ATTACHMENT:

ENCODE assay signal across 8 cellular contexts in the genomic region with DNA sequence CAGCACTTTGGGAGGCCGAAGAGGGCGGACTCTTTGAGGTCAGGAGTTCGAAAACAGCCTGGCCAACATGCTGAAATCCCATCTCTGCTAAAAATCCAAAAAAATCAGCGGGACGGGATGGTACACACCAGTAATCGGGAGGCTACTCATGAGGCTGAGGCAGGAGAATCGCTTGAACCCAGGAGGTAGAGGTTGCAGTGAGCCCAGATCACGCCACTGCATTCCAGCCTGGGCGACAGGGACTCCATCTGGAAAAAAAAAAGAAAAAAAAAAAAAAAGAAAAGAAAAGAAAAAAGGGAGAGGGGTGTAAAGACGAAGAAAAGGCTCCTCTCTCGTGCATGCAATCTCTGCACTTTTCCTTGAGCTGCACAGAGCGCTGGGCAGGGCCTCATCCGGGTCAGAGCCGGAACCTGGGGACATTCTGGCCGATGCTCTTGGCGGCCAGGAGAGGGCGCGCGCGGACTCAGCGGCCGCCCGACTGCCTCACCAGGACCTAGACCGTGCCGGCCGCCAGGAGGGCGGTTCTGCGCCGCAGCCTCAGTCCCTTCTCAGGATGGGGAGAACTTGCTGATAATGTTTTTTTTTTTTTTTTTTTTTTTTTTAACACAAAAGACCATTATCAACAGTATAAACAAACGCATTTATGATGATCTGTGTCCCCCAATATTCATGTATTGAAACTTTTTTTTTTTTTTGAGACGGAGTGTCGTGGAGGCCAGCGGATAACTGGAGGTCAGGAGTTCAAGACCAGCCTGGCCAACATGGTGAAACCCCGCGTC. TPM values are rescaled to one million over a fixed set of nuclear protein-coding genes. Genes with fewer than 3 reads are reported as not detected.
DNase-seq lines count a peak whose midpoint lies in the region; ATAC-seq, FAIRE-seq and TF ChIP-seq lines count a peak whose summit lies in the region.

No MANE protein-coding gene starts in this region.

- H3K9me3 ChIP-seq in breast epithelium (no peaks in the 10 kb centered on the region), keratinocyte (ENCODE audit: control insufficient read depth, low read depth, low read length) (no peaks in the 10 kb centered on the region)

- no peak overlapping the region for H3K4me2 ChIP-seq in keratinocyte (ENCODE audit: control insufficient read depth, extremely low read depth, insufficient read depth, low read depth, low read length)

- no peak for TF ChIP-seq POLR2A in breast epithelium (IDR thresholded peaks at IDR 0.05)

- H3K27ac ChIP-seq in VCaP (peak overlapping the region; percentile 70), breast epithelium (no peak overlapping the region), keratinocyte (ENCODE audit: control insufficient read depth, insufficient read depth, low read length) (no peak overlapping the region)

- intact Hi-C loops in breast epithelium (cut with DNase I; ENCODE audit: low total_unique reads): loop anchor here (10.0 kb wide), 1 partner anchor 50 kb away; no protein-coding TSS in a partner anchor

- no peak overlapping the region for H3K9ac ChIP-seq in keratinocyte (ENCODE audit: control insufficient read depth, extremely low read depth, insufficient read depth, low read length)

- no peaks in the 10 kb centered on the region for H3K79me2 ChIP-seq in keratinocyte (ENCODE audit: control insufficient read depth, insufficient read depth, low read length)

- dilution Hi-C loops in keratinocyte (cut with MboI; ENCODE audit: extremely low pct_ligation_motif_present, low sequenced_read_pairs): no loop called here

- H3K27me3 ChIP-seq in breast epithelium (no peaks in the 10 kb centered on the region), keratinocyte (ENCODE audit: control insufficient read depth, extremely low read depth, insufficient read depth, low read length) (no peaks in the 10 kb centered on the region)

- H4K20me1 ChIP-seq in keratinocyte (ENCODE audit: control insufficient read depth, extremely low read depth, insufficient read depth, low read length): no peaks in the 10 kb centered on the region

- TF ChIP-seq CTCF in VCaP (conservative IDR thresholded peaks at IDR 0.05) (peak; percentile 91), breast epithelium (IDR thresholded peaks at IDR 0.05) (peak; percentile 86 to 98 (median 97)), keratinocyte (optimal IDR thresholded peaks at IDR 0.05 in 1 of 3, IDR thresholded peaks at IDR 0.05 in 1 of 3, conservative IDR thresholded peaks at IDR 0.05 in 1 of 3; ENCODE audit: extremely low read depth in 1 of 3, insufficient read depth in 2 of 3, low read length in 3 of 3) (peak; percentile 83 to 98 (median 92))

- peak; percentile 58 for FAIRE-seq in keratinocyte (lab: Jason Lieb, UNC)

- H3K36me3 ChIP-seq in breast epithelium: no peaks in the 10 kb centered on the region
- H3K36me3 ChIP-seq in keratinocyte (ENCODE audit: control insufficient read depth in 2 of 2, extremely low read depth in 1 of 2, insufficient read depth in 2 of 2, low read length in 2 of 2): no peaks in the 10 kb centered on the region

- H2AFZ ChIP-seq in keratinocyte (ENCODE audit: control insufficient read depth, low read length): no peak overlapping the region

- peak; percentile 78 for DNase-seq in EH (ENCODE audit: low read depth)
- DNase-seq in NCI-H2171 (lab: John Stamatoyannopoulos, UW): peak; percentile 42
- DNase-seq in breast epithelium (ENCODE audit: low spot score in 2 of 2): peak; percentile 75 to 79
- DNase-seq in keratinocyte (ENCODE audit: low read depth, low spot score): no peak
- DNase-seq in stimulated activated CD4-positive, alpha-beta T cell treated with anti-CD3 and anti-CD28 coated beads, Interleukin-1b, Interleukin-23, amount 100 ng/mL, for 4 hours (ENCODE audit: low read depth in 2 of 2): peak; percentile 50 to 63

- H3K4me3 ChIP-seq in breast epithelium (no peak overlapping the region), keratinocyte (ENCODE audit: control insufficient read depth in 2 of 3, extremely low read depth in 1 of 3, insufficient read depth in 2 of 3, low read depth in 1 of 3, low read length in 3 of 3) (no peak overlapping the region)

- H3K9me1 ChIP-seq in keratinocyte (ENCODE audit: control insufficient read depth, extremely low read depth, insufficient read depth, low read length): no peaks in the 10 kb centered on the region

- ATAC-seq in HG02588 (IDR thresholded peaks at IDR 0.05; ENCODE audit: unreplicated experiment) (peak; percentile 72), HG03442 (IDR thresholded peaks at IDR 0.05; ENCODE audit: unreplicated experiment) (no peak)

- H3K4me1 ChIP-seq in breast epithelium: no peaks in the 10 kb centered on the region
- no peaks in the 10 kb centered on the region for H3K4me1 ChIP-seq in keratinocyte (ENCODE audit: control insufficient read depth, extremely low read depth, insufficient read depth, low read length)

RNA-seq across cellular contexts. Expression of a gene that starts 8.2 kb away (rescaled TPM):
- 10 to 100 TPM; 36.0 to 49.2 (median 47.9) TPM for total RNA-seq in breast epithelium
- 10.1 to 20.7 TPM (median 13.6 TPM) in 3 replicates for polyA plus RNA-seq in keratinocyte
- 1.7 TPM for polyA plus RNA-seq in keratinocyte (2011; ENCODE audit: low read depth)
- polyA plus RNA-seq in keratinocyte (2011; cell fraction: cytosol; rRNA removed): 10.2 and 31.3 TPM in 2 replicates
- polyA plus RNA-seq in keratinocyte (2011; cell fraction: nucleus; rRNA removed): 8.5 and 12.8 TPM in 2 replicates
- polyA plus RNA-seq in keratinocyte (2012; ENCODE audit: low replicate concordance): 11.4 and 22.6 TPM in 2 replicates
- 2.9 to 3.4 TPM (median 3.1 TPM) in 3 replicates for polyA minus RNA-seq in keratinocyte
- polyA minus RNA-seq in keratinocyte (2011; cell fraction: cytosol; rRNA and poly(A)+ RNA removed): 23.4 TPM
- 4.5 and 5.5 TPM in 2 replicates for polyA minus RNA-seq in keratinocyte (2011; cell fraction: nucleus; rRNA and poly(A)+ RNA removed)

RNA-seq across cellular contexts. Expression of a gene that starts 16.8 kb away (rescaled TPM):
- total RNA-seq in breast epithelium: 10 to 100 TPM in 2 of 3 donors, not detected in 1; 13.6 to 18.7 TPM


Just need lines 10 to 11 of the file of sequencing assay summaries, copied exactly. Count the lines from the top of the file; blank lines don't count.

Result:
- no peaks in the 10 kb centered on the region for H3K79me2 ChIP-seq in keratinocyte (ENCODE audit: control insufficient read depth, insufficient read depth, low read length)

- dilution Hi-C loops in keratinocyte (cut with MboI; ENCODE audit: extremely low pct_ligation_motif_present, low sequenced_read_pairs): no loop called here